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Have you ever spotted a dainty lacewing living in your garden and wondered if this delicate creature is a friend or foe?

The insect world is full of beautiful bugs (we’ve covered butterfliesladybugs, and moths so far), and while they all play a vital role in the natural environment, some can also be harmful. Do lacewings fall into that category?

If you were an aphid, you’d say yes, since you’d be on the menu! But for gardeners and even farmers, lacewings are your friends. Read on as we learn more about the pretty, fairy-like creatures known as lacewings. Find out how to identify a lacewing in your garden, how many species there are, and what makes them notable bugs. 

How to Identify a Lacewing

The most obvious characteristic of this flying insect is its transparent, lace-like wings streaked through with impossibly delicate green veins. (Maybe they sacrificed function for form, though, since they’re not great fliers.)

In Florida they’re more commonly known as green lacewings, with greenish bodies that measure up to an inch in length. (Brown lacewings are also native to Florida but are much less commonly seen.) The lacewing’s large eyes are a radiant golden color.

Lacewing larvae resemble caterpillars and have a slim, humpback appearance — along with the two massive mandibles (or pincers) in front. Their bodies are also covered with tiny bristles, onto which they stab the carcasses of their depleted prey and other detritus. (Incredibly hardcore.) This debris gives them handy camouflage against hungry birds!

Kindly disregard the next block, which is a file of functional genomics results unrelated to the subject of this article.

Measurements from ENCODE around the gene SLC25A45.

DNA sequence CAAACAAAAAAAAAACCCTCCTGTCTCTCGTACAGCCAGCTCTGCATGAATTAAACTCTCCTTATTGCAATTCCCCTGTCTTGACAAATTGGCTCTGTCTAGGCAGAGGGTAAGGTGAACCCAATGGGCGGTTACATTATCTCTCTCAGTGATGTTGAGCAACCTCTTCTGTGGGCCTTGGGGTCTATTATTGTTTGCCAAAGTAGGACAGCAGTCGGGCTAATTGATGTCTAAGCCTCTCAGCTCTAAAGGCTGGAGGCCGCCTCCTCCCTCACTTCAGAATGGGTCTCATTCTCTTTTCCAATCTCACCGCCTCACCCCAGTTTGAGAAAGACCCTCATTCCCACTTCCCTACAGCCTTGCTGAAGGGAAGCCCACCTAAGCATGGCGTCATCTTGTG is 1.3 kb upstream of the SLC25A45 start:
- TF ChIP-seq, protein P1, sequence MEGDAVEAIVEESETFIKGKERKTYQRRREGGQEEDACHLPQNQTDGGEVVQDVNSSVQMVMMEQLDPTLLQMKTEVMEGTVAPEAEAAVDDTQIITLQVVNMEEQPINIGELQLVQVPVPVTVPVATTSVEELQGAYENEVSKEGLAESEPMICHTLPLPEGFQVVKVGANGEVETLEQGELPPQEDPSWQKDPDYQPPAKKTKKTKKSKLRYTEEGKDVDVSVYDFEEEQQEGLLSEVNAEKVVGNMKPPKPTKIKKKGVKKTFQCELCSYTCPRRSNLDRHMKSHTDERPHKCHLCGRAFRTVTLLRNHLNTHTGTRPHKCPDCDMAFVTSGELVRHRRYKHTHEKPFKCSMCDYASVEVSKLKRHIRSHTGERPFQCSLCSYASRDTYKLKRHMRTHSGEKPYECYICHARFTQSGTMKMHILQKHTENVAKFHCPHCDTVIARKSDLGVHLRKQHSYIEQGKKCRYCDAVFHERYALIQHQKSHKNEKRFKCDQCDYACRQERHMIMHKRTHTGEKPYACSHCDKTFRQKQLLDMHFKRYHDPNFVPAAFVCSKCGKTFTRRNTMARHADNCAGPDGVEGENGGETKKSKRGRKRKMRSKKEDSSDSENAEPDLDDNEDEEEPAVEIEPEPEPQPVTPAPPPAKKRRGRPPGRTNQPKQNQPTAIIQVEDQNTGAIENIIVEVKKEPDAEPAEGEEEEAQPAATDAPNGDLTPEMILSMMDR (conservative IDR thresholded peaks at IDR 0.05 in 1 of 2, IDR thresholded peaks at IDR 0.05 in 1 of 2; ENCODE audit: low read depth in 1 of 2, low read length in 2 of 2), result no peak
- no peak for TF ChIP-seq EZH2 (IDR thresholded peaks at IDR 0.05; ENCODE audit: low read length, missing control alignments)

If you look hard enough, you might find bunches of eggs hanging from plants in your garden. The female lacewing can deposit up to 200 eggs at once and always at night. Each egg hangs from a thin thread, usually under a leaf, close to where aphids live. When the larvae hatch, they use the thread to crawl up the leaf and start feeding. 

What do Lacewings Eat?

Green lacewings are a wonderfully beneficial natural pest control method since they love nothing more than devouring aphids, certain caterpillars, scale insects, whiteflies, and mealybugs. They’re particularly vicious as larvae, also known as “aphid lions” or “aphid wolves,” for their willingness to eat almost any other insect with a soft belly! (They’ll even scrounge on each other if there’s nothing else to eat.)

While on the hunt, larvae will move around in a disorderly fashion, jerkily shaking their heads. When they spot their prey, they’ll lunge to grab it with their mandibles before injecting digestive juices into their prey, dissolving the organs in under 90 seconds.

Check out this YouTube video of lacewing larvae attacking a couple of aphids — watch until the end, it’s truly fascinating!

The adult lacewing is a nocturnal insect, coming out at night time to feed. Their diet consists of nectar, honeydew, and pollen. They’ll also eat aphids, mites, and other smaller arthropods. 

Are Lacewings Dangerous to Humans?

With the larvae being such voracious predators, you can’t help but wonder if they’re dangerous to you or even your pets. While the larvae may bite you if you attempt to pick it up, they’re ultimately harmless.